30 aircraft saga: What manner of bail out?

ONE issue that has dominated discourse in the past one week is the new intervention or bail out for Nigerian airlines.

Nigerian airlines are in serious dire straits but the way and manner of rescuing them has pitched friends against friends, just as it has deepened the seeming misunderstanding between the Ministry and respected aviation experts over alleged lack of feasibility study before coming with pronouncement of acquiring 30 aircraft for Nigerian airlines.

How did the Minister arrive at the number of airplanes that would be required by the carriers? Did the Ministry and the Federal Airports Authority of Nigeria (FAAN) consult the airlines to know their pressing needs? How are we sure this fresh intervention for airlines won’t go the way of previous ones that were not judiciously applied? What about repayment plans and on what condition would the aircraft be shared among the operators? Has the Ministry sat down to know what type of aircraft Airline B need to boost its operations?

These are some of the issues that were not tackled before allowing FAAN to go to the public to make policy statement on how to ‘dash’ airlines aircraft.

Such pronouncement on the acquisition of 30 airplanes according to experts should not reside with FAAN. No wonder some airline owners expressed shock over the development, maintaining that they were not carried along. The operators who spoke under strict condition of anonymity because they do not want to appear as embarrassing Stella Oduah-Ogiewonyi, said they heard of the plan in the media, asking, ‘’Na so dem dey do am’’. You can’t shave peoples head in their absence.

Most of the minister’s policies had come under scathing criticisms because of her knack to shroud every good intention as top secret and for engaging bad people as advisers for most of the things she engages in.

Not a few are of the view that the fresh intervention would help go the way of others. The N300 billion funds given two years ago were wrongly applied because there was no need to give individuals or companies public funds. Predictably, this fund ended up in the coffers of some people. How are we sure that this fresh scheme would not end up the same way?

The airlines never used the money to develop their operations; they were accused of using it to live large and their airline collapsed before their very eyes while some of the big ones are wobbling.

In summary, the intervention procedure of buying aircraft for domestic airlines is not clear. Aircraft acquisition is a product of fleet expansion, upgrade, or additions based on specific airlines need.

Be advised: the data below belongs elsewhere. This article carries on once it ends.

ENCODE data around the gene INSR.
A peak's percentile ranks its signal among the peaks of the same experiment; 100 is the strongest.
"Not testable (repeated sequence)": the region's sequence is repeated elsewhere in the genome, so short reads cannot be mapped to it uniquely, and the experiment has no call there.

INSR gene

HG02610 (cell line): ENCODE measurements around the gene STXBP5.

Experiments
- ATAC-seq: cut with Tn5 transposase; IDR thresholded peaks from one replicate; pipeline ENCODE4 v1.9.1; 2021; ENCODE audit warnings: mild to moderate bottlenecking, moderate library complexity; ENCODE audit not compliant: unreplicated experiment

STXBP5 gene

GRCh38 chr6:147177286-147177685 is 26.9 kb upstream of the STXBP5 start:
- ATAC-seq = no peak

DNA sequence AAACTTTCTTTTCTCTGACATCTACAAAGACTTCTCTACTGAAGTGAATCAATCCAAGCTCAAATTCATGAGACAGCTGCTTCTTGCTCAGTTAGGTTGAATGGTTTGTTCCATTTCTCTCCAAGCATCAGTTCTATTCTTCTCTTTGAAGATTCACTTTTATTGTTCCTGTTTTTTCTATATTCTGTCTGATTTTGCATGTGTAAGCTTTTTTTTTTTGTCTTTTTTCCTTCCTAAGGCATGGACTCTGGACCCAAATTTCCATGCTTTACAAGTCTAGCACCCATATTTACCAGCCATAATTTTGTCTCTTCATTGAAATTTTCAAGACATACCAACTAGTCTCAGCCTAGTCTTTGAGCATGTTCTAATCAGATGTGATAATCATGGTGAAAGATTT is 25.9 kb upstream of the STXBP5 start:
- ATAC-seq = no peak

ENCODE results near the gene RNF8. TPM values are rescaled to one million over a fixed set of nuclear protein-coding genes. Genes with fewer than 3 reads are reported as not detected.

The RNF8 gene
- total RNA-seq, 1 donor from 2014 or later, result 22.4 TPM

Again, the operational module has not been identified; research, of availability of passengers and cargo identified.

The Managing Director of Capital Airlines, Amos Akpan captured it very, well noting, ‘’the frequency and capacity required must be determined. This then determines the size and type of aircraft. The safety envelope of categories of airports and the facilities they offer must be critical inputs too. We should not jump into lopsided amelioration again’’.

He advised that no person or institution should be given money to buy aircraft, adding that when the operator identifies the aircraft that suites its operation, the operator should get the Nigerian Civil Aviation Authority to inspect and approve.

‘’The government should pay through its bank and retain the title of ownership while the airline is only the operator’’. In my opinion; in the history of Nigerian aviation, the current NCAA management has handled safety oversight in the best professional method so far’’.

Record shows that lack of proper planning has made airline business not to be profitable in Nigeria. If you are not profitable with a small fleet, there is no way you will be profitable when the sector is over flooded with aircraft without corresponding increase in passenger traffic.

The implication of influx of aircraft is that the airlines will provide excess capacity on most of the routes in specific times; the more reason most of the carriers are not taking the Minister and FAAN seriously with this curious bail out.

For instance, if six airlines provide 750 seats on the Abuja-Lagos route between 6.30am and 10am to carry 400 passengers amongst themselves, the tendency is for the airlines to go empty afterwards; a situation that makes them unprofitable.

Will the airlines merge or interline? The chance is very narrow as ego, rather than economic reason will perpetually leave them where they belong.

Again, the Minister and not FAAN should come up with a clear cut policy of helping the airlines and not what they presently plans that may end up like the previous one.